Answer ... Although confidentiality is often considered an advantage of arbitration proceedings compared to litigation before state courts, neither the Private International Law Act nor the Swiss Code of Civil Procedure includes any provisions governing confidentiality in arbitral proceedings.
It is generally acknowledged that under the arbitrators’ agreement with the parties (receptum arbitri), the members of the arbitral tribunal are under a duty of confidentiality with regard to the arbitration proceeding, deriving from the general duty of care under an agency agreement pursuant to Article 398, paragraph 2 of the Swiss Code of Obligations.
The parties to an arbitration agreement may agree upon confidentiality obligations in the arbitration agreement or choose arbitration rules that contain specific provisions on confidentiality. In the absence of clear provisions, it is unclear whether the arbitration agreement contains an implied duty of confidentiality of the parties or whether such duty could be derived from the duty of good faith pursuant to Article 2, paragraph 1 of the Swiss Civil Code; legal commentators are divided on the issue. However, the view favouring such implied duty has not been corroborated by case law thus far.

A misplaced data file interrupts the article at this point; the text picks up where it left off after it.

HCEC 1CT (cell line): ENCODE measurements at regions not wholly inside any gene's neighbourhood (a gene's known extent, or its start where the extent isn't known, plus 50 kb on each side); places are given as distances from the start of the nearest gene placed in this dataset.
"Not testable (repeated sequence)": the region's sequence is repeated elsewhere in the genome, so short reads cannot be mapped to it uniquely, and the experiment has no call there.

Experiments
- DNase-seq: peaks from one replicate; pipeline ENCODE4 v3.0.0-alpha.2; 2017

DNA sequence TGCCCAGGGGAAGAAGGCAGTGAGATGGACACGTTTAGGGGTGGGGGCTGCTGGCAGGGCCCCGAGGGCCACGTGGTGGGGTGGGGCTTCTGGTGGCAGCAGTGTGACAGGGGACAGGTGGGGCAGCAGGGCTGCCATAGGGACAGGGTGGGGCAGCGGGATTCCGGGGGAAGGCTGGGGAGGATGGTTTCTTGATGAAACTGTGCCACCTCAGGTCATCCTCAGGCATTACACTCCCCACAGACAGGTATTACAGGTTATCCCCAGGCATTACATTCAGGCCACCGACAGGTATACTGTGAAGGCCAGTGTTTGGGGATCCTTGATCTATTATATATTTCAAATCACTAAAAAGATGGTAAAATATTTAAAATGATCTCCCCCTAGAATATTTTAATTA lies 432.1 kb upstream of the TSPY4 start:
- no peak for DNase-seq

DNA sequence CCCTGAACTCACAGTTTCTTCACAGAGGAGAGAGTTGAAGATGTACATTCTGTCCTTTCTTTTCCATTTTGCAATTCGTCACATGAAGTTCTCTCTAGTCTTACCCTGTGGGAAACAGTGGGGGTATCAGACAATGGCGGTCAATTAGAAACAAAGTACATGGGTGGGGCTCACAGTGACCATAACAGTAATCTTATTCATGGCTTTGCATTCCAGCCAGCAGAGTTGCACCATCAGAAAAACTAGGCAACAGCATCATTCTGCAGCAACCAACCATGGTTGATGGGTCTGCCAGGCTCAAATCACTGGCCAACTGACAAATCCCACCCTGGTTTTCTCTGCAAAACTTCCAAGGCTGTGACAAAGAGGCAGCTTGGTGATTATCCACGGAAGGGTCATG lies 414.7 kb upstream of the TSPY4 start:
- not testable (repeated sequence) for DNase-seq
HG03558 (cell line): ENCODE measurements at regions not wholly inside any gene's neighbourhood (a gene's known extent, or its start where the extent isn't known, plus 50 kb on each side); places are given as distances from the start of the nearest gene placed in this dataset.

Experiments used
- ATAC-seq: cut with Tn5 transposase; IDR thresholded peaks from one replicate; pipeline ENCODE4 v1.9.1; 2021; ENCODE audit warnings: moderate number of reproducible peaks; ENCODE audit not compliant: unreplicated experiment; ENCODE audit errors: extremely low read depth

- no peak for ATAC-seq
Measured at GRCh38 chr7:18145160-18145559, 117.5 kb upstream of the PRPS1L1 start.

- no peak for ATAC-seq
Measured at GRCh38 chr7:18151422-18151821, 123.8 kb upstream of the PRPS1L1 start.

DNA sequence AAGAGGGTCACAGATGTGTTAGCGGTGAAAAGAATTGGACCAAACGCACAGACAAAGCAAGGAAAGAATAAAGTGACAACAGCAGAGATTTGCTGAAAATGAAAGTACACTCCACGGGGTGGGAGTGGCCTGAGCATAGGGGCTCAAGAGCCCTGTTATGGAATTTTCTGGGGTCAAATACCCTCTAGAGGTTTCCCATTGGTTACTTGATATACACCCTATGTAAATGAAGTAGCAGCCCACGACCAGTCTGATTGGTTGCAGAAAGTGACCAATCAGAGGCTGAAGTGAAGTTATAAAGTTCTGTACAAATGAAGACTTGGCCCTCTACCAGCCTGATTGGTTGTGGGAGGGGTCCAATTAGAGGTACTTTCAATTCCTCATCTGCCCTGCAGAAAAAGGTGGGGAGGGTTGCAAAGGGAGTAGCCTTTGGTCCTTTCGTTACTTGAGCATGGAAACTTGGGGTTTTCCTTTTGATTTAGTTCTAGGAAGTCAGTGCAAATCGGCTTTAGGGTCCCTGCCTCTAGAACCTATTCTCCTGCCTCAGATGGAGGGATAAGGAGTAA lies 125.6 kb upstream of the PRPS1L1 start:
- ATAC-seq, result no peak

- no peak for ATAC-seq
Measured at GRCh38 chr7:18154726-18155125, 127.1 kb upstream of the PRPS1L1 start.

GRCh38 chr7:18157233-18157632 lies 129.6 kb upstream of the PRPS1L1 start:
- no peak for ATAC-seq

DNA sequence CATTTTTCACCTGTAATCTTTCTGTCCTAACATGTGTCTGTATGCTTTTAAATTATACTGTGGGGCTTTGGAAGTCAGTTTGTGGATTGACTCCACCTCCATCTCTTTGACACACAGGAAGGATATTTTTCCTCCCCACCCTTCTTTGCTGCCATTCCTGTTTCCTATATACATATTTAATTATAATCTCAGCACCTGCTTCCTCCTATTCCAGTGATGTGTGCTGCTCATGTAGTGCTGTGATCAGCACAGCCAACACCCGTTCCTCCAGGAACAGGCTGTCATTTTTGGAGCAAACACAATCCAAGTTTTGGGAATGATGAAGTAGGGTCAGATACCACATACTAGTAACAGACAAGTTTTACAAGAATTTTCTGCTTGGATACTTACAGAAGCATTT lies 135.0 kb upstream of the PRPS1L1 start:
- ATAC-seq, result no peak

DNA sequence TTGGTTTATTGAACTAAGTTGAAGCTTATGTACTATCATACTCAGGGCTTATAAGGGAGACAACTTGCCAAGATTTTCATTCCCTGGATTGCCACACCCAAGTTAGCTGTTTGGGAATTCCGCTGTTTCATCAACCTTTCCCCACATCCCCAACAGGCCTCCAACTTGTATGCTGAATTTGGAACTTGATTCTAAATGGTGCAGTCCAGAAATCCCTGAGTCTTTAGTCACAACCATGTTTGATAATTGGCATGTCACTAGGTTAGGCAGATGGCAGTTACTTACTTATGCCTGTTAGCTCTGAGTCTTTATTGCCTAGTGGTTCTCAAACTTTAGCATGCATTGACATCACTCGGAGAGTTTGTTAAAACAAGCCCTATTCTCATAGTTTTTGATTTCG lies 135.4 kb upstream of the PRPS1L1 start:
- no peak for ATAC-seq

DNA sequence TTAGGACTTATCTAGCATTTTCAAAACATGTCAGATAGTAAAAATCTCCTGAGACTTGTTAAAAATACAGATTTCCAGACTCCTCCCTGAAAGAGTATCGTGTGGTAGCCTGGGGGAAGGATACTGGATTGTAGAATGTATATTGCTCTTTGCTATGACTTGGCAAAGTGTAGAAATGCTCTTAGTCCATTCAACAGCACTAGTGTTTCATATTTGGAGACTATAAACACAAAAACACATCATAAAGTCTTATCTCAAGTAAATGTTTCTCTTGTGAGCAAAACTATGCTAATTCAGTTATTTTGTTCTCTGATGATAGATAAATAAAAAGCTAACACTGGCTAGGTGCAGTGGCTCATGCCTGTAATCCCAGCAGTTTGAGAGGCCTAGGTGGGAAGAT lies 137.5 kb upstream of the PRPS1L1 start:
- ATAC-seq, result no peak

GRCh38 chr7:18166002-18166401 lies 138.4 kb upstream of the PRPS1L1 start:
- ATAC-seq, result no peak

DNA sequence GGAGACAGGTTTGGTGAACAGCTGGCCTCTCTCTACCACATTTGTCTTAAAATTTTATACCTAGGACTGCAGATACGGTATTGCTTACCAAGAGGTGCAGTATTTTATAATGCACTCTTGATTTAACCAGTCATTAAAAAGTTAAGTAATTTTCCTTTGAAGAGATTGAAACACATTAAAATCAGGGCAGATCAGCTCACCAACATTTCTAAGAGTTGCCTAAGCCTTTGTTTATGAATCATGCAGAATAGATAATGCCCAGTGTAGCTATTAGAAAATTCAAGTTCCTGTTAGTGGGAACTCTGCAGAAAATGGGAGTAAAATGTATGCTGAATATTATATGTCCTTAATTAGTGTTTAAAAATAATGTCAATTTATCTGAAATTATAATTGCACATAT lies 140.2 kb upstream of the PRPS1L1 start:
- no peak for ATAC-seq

Concerning the conduct of the proceedings, the Swiss Federal Tribunal has ruled that the parties to an arbitration proceeding do not have the right to a public hearing under international treaties or under the Swiss Constitution. However, this relates solely to the privacy of the conduct of the proceedings (ie, hearings).
As regards the Swiss Rules on International Arbitration, Article 44 provides for a duty of confidentiality that applies unless the parties expressly agree otherwise in writing. The arbitrators, the tribunal-appointed experts, the secretary of the arbitral tribunal, the members of the board of directors of the Swiss Chambers’ Arbitration Institution, the members of the Arbitration Court and the Secretariat and the staff of the individual chambers are all bound by this duty of confidentiality. Furthermore, the deliberations of the arbitral tribunal are confidential, according to Article 44, paragraph 2 of the Swiss Rules.
Answer ... As discussed in question 44, the Swiss law on both international and domestic arbitration is silent on the question of confidentiality.
The Swiss Rules contain an explicit confidentiality provision and enumerate several exceptions thereto. To the extent that disclosure may be required of a party to fulfil a legal duty, to protect or pursue a legal right, or to enforce or challenge an award in legal proceedings before a judicial authority, that party is not obliged to keep the information confidential (Article 44, paragraph 1 of the Swiss Rules). Examples of such disclosure obligations include statutory provisions obliging a party to disclose information (eg, to auditors or tax authorities), disclosure obligations of listed companies and disclosure ordered by a court, public prosecutor or administrative authorities.